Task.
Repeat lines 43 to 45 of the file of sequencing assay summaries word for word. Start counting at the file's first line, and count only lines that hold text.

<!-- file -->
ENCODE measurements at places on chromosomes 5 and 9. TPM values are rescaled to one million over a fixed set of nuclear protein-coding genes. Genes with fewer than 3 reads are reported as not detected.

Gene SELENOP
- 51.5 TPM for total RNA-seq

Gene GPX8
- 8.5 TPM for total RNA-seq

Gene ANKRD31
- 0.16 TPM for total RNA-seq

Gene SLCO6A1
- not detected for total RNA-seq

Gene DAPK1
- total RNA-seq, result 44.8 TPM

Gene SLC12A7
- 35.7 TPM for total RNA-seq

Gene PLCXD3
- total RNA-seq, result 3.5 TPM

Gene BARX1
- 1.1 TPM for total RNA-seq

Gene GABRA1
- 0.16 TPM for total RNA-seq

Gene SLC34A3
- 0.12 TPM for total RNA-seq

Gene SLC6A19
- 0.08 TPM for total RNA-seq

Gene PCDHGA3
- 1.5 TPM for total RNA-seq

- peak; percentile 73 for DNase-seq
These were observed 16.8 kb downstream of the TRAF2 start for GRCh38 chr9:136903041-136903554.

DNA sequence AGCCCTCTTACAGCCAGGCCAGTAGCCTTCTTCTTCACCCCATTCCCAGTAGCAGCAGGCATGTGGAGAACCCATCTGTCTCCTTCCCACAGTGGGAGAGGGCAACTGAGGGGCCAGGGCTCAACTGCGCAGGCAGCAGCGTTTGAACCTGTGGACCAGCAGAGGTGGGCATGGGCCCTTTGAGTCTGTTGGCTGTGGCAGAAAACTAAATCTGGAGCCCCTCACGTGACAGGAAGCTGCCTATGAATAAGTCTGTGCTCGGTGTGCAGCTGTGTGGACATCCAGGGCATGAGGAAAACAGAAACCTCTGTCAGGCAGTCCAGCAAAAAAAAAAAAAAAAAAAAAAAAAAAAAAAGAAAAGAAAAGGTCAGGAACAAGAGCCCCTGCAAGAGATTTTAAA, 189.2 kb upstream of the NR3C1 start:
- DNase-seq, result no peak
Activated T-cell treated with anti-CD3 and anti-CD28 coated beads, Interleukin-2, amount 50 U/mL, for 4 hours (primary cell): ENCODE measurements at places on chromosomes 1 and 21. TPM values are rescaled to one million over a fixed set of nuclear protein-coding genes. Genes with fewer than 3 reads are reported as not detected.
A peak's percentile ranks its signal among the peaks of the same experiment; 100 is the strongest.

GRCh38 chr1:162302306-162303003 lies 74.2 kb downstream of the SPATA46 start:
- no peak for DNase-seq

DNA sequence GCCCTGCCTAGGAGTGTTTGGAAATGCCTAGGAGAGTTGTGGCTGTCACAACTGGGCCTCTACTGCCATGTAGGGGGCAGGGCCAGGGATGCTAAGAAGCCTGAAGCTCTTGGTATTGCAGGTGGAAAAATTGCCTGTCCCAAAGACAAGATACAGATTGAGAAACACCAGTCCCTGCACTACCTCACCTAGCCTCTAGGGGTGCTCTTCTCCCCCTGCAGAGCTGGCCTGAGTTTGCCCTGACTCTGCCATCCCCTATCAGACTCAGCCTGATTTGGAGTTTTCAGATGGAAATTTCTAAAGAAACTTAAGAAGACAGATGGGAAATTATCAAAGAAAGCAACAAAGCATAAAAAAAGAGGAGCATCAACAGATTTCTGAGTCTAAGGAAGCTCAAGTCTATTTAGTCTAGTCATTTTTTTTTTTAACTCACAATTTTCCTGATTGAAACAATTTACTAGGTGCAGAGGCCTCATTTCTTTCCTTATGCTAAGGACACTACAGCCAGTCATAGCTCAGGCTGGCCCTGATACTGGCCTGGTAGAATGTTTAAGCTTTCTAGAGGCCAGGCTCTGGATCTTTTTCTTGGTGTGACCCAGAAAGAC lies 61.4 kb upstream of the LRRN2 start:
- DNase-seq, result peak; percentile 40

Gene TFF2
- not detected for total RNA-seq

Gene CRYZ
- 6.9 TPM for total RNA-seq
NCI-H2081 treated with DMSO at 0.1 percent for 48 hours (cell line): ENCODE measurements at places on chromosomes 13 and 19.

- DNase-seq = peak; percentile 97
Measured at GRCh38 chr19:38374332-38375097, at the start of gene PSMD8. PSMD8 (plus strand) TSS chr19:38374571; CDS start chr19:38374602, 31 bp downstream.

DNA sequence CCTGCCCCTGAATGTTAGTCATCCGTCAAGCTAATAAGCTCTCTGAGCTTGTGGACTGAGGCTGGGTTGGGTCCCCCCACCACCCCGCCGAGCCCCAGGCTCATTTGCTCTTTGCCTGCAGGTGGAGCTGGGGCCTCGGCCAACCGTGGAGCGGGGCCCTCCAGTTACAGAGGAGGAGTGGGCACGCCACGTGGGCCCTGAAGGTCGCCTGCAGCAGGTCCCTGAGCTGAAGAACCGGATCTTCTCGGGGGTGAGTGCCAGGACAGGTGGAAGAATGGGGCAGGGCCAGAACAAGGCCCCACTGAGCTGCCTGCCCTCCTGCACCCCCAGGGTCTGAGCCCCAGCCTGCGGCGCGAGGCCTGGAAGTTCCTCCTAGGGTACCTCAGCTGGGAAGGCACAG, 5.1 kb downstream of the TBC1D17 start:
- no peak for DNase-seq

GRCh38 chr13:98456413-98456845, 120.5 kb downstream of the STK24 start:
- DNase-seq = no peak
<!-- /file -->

DNA sequence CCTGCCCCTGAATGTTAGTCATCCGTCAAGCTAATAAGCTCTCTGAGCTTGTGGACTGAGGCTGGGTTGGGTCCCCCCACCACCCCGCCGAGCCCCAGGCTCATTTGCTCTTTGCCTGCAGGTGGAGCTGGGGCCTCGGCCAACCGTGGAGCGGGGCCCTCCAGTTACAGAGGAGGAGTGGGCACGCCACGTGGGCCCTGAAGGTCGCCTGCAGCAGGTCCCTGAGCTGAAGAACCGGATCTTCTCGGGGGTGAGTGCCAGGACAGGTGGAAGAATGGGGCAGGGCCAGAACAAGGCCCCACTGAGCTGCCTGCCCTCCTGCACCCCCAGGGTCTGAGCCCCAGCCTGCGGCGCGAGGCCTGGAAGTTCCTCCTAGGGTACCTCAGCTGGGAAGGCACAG, 5.1 kb downstream of the TBC1D17 start:
- no peak for DNase-seq

GRCh38 chr13:98456413-98456845, 120.5 kb downstream of the STK24 start: